She delivered them on March 31st, reflecting that though he had passed away some three years ago now, it was her Grandfather’s birthday, so it had a certain appropriateness. He hadn’t really been so bad at all apart from the April Fool’s Day stuff, and they’d have struggled to manage without him. “In a way this is a tribute to you, Grandpa,” she thought, “Though I don’t know if you’d see it that way.” In fact a nasty little voice she told to go away whispered what he might have said about the scheme, and it wasn’t exactly a compliment, but it didn’t do to start listening to voices in your head.
Mission accomplished, she returned to her nice little bungalow, poured herself a glass of red wine, and drank a silent toast to her Grandfather.
April Fool’s Day itself seemed to be passing almost peacefully. Well, the morning, at least. Rhoda’s new colleagues Marsha and Tommy seemed to have no especial interest either in regaling Rhoda with snippets of would-be fooling they had read in the paper or heard on the TV or radio, nor in playing any tricks of their own. It so happened that it was early closing day at the library, when they were only open in the morning, and Rhoda made her way back to the bungalow with a light heart. Maybe the first phone call would come soon! She made sure her new little phone was fully charged and wondered who would be the first to take her up on the offer of free assistance.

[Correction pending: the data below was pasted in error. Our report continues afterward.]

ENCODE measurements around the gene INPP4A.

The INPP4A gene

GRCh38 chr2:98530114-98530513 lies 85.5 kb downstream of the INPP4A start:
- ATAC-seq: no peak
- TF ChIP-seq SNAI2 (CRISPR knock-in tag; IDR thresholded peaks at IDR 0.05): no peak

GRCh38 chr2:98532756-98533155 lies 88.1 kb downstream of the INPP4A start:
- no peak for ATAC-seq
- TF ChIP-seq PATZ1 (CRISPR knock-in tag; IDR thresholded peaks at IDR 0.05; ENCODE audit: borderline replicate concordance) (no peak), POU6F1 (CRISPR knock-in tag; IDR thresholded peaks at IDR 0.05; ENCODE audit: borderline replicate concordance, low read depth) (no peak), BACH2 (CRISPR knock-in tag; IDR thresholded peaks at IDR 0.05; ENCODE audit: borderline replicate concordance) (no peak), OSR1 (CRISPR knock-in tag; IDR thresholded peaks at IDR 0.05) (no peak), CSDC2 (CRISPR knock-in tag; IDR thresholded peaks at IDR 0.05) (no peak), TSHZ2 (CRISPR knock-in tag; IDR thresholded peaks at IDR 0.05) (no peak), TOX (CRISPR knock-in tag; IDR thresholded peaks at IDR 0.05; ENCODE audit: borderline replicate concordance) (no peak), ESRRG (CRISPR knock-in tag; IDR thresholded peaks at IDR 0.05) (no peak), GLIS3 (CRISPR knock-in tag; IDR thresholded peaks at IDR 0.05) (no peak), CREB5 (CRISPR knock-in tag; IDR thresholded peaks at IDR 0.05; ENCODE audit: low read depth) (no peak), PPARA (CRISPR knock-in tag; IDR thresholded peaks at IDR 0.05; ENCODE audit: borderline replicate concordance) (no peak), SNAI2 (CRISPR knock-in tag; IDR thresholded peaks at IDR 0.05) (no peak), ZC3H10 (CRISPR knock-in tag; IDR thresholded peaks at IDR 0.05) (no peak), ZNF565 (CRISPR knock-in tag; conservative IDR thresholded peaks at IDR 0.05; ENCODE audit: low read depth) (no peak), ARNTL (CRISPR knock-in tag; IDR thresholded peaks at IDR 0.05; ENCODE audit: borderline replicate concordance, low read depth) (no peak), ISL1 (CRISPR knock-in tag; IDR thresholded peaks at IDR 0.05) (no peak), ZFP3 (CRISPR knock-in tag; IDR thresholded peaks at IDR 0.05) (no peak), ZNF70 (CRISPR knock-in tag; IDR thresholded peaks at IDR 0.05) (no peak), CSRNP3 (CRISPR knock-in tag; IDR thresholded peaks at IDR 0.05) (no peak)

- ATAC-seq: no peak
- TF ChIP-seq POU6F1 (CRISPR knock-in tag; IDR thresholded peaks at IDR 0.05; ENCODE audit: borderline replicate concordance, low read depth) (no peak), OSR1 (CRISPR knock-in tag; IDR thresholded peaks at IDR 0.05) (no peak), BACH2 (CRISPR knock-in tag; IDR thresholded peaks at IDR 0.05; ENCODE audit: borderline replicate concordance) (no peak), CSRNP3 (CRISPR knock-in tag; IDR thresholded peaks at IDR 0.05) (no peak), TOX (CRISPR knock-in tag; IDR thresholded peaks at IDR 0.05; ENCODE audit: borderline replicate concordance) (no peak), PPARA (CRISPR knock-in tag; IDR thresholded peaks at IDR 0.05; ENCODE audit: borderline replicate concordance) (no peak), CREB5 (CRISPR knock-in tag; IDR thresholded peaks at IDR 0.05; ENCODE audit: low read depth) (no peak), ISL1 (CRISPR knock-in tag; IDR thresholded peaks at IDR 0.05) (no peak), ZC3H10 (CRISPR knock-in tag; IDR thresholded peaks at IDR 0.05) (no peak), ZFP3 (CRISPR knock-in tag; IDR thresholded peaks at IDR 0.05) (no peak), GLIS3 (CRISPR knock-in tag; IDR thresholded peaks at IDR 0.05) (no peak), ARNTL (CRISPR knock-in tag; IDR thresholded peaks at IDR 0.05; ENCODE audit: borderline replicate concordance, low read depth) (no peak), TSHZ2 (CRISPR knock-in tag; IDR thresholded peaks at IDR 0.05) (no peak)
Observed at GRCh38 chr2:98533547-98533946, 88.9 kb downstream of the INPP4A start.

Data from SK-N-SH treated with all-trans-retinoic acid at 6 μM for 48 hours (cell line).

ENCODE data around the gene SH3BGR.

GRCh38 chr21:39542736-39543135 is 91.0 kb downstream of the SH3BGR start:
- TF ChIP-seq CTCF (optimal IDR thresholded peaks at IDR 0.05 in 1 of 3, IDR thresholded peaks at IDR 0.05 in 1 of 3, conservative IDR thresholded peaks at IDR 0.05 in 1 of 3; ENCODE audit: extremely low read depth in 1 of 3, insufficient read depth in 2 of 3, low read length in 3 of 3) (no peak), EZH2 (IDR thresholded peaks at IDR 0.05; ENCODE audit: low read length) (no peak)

But in the end hunger got the better of her, and she was about to go into the kitchen to fix herself a sandwich, when there was a knock on the door. Well, that wasn’t what she had planned, she thought, but maybe somebody had seen her deliver the leaflets, recognised her, and knew where she lived, so it was fine. Well, as long as it wasn’t somebody selling something or the Jehovah’s Witnesses. As it transpired, nobody was selling her anything, and it wasn’t the Jehovah’s Witnesses, but she wished with all her heart it were. Because the knockers at her door were two local police officers, polite but stern, soft-spoken but insistent, who said they had to have a chat with her as it appeared that she had been trying to gain access to people’s property and finances, and even their children, and she had been reported, and would she come along to the station, please, though they were sure they could get it sorted.
This time she definitely could hear her Grandfather’s voice. “LEGGING UP TIME!”